The truly unchanging thing about university research, at least in engineering and the applied sciences, is the endless quest for research funding, grant money and miscellaneous financial support. Research apparatus of all kinds - especially, these days, leading-edge computer equipment - is hugely expensive and undertaking any kind of original - or at least publishable - work in these areas inevitably requires a substantial investment in state-of-the-art machinery.

Even more importantly, acquiring a big research grant is an exceptionally good way of gaining kudos in a university. It is a considerable source of clout, even real power, over one's colleagues in the Schools and Faculty, and an essential pre-requisite to becoming a full Professor. The ability to offer scraps and titbits - such as occasional access to your machines and facilities - indubitably strengthens one's position of influence over those poor unfortunates who are reliant on crumbs and handouts from the well-funded research group next door.

So it is no real surprise that academic researchers are always on the lookout for The Next Big Thing to fund their insatiable appetite for resources. Right now, of course, that Big Thing is on the intercept of green politics, economic and cultural globalisation, and the biophysics and geophysics of climate change.

When one looks back at the last century's history, the doomsayers of yesteryear were, it seems, always wrong. Remember all that hoo-ha about the threat of Nuclear War and World Peace? While the world is still manifestly not an entirely peaceful place, no-one seriously expects World War III to break out any time soon.

Or take world hunger: it is not particularly well-known that the planet already has enough food for all of the population, a benchmark we quietly passed some time in the 1970s. Admittedly the foodstuffs are not always well-distributed, with rather too much being consumed by overweight westerners. Worse still, much more than one might have liked is still wasted, either because of unnecessary purchases from supermarkets or spoilage from vermin and lack of refrigeration in African villages.

Nevertheless, the principal observation remains: the dire predictions of history did not come to pass. Of course, the wilder forms of these prophecies did indeed result in changes to both public policy and personal perceptions. On population growth, for example, the rate of which has slowed in recent times: in some cases, because of fairly draconian government (like in China) but elsewhere more so due to changing social expectations.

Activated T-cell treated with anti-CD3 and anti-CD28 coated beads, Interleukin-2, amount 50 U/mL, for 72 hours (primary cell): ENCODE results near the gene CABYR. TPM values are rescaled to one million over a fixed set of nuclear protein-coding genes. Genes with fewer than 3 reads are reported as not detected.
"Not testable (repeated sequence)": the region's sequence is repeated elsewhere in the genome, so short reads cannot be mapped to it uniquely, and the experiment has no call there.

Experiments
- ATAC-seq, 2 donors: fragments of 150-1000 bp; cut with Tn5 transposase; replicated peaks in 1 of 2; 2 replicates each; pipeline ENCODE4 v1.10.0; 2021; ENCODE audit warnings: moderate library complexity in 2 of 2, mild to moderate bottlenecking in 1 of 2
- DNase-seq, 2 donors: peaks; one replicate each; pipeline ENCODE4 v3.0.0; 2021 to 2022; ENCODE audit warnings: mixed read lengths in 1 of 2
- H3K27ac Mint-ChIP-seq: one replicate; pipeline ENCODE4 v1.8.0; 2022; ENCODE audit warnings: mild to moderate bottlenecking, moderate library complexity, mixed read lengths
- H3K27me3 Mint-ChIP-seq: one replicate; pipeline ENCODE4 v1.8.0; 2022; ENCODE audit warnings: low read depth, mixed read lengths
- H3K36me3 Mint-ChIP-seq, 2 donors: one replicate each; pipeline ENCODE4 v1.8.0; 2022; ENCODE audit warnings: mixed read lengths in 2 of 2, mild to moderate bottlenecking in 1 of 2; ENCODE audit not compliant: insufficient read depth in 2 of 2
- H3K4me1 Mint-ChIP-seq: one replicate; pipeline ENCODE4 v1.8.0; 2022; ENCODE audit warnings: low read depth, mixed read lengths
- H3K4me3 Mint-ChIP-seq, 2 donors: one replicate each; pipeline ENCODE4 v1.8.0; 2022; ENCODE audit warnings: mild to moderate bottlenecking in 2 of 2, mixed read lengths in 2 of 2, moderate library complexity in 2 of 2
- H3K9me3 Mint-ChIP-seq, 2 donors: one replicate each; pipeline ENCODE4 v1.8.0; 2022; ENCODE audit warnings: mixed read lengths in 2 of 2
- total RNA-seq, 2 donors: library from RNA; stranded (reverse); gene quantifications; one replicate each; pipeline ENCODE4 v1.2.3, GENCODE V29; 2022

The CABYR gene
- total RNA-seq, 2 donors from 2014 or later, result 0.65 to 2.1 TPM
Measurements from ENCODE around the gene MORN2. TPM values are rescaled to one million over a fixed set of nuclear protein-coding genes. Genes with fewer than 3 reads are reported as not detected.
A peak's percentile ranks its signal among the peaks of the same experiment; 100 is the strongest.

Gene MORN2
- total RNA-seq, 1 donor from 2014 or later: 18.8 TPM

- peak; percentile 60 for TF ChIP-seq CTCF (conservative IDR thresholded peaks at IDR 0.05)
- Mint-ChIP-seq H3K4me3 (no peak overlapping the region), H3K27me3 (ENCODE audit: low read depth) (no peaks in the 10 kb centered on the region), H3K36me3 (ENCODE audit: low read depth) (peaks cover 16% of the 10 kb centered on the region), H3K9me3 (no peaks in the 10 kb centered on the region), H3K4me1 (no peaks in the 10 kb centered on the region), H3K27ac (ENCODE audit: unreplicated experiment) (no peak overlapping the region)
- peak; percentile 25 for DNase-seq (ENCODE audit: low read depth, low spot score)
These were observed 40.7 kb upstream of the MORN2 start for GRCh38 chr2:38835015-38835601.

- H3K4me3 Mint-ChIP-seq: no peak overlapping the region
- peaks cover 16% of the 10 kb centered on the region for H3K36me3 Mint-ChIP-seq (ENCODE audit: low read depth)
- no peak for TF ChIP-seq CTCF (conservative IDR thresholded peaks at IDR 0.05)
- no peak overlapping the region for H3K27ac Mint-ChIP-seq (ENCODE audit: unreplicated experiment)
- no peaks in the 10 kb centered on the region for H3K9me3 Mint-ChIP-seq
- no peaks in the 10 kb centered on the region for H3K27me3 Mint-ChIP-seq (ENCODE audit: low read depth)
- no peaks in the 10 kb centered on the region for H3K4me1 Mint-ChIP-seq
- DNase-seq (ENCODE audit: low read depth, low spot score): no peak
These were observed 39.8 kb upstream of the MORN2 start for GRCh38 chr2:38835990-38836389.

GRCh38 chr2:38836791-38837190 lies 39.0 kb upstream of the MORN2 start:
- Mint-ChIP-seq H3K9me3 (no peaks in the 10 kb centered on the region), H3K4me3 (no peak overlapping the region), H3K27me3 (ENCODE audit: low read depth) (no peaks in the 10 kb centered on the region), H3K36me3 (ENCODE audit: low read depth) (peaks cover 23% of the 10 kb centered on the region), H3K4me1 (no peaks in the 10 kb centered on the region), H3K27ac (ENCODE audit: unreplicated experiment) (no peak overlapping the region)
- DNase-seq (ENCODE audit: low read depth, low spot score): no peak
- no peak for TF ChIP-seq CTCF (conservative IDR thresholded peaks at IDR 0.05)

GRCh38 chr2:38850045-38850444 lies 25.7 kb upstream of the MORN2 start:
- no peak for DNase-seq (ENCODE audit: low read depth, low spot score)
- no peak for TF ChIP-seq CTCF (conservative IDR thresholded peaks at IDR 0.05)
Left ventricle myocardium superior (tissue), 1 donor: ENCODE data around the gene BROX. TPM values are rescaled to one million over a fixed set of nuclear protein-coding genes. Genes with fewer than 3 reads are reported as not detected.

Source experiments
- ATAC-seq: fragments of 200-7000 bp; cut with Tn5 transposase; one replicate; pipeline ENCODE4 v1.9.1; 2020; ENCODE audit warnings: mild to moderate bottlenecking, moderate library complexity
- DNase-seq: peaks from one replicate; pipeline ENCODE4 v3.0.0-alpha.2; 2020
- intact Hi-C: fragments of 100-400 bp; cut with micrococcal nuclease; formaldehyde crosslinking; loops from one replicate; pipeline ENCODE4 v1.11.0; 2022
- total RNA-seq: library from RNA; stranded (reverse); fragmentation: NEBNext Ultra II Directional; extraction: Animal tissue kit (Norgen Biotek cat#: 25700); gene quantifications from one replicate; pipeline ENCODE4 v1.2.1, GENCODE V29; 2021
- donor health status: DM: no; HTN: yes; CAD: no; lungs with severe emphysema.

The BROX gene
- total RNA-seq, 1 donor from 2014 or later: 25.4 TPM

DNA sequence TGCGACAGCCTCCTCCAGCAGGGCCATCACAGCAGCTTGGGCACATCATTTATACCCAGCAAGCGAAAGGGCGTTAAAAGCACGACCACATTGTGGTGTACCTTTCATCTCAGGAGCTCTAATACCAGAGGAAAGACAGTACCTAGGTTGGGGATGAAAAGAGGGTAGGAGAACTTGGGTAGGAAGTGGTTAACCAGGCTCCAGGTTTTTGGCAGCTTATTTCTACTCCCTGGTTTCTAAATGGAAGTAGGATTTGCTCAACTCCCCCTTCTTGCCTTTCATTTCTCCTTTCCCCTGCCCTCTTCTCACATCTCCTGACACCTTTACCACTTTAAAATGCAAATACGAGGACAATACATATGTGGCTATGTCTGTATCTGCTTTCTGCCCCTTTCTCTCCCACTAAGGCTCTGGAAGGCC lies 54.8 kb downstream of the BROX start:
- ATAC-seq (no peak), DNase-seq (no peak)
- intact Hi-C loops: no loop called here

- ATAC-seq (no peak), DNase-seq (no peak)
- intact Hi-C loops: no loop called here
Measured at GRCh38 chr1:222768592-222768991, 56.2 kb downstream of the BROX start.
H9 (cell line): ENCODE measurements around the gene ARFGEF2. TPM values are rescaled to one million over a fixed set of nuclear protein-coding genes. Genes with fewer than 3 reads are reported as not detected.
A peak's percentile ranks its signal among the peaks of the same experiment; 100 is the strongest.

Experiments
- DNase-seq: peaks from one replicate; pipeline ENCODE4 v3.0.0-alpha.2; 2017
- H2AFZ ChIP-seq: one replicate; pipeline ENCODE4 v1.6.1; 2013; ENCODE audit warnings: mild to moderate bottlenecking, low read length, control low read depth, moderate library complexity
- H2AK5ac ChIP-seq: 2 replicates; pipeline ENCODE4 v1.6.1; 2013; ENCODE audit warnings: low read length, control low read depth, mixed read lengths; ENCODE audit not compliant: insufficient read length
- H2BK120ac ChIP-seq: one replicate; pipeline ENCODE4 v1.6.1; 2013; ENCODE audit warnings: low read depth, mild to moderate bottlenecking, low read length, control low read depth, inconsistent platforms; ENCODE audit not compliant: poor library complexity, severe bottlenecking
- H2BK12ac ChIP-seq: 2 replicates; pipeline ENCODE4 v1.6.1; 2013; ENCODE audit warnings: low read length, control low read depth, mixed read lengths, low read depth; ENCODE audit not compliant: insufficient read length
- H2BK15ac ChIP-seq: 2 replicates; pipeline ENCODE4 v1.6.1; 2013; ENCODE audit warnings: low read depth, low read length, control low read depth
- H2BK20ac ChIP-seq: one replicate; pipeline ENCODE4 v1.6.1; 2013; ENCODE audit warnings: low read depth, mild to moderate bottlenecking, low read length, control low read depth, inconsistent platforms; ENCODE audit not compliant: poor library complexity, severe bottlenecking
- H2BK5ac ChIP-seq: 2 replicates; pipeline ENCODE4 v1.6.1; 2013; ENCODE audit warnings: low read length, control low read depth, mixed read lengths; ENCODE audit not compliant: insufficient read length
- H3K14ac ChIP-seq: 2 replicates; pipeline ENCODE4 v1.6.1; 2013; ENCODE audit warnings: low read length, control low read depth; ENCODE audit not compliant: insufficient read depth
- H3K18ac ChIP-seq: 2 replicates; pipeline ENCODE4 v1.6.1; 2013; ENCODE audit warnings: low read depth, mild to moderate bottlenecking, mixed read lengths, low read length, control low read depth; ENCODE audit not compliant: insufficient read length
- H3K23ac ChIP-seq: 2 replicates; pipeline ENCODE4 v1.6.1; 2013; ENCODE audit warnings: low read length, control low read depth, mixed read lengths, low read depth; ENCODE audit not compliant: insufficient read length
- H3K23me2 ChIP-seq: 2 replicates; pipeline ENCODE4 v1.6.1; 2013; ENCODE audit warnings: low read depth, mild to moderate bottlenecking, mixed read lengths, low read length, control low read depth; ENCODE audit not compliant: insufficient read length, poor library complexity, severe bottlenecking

Similarly, it has been deliberate policy of many Western governments, especially in the period since the Second World War, to become self-sufficient in food for political reasons. This is still an underlying principle of the European Union's infamous Common Agricultural Policy, with its unbalancing effects on the economics of crops and harvests the world over.

It is not easy to get an overall picture of the effect of policy changes in the interrelated areas simply because of the large number of complex interactions. So, to give you an idea of just what can be discovered with sufficient application, I need to introduce you to Doctor - well, here I better refer to him only as Dick, for reasons which will become apparent - who was a Senior Lecturer in the School of Computing at my University.

Doctor Dick was a man in his early fifties but, thanks to some quirk of genetics, could easily have been mistaken for someone ten years younger. He was of only medium height, but with unusually broad shoulders which he emphasised by habitually wearing well-tailored suits in an environment where the typical academic staff member rarely wore anything more elaborate than sweatshirt and jeans.

Dick had managed to avoid running to fat in his later years, although exactly what exercise he took was always something of a mystery. He had a thick head of hair, even now barely greying at the temples, and a bushy moustache that gave him a passing resemblance to Mario the Plumber. He displayed what he probably liked to think of as an affable, sociable disposition, one happy to stop and chat to anybody. To anyone who knew him well, in fact he came across as a bore, one who was likely to buttonhole you with gossip and triviality in the corridor.